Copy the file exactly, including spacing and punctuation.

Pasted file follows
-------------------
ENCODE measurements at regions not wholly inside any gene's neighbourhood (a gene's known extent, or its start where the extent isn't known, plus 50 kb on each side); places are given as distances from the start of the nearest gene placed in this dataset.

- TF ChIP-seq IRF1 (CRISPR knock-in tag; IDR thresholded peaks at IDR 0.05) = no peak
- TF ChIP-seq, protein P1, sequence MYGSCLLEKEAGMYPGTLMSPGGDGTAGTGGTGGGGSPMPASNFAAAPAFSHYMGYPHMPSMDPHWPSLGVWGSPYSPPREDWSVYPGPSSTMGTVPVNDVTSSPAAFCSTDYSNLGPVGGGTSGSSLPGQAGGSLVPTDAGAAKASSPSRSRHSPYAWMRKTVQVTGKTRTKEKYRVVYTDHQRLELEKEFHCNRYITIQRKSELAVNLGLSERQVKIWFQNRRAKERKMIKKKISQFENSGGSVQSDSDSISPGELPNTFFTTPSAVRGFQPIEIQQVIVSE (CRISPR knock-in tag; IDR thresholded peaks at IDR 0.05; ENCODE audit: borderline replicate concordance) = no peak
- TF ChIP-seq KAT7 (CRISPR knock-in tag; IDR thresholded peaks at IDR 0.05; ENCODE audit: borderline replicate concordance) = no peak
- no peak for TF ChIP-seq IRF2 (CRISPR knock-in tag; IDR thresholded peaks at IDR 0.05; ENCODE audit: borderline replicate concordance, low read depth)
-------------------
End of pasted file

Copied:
ENCODE measurements at regions not wholly inside any gene's neighbourhood (a gene's known extent, or its start where the extent isn't known, plus 50 kb on each side); places are given as distances from the start of the nearest gene placed in this dataset.

- TF ChIP-seq IRF1 (CRISPR knock-in tag; IDR thresholded peaks at IDR 0.05) = no peak
- TF ChIP-seq, protein P1, sequence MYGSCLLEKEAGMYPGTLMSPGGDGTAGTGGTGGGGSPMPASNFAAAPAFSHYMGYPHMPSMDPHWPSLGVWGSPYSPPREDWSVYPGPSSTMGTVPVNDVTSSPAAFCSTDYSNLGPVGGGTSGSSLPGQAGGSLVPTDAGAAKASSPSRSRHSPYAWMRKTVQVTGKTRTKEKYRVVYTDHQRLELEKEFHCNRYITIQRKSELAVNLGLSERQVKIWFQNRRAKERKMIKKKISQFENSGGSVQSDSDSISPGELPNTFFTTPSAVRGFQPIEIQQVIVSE (CRISPR knock-in tag; IDR thresholded peaks at IDR 0.05; ENCODE audit: borderline replicate concordance) = no peak
- TF ChIP-seq KAT7 (CRISPR knock-in tag; IDR thresholded peaks at IDR 0.05; ENCODE audit: borderline replicate concordance) = no peak
- no peak for TF ChIP-seq IRF2 (CRISPR knock-in tag; IDR thresholded peaks at IDR 0.05; ENCODE audit: borderline replicate concordance, low read depth)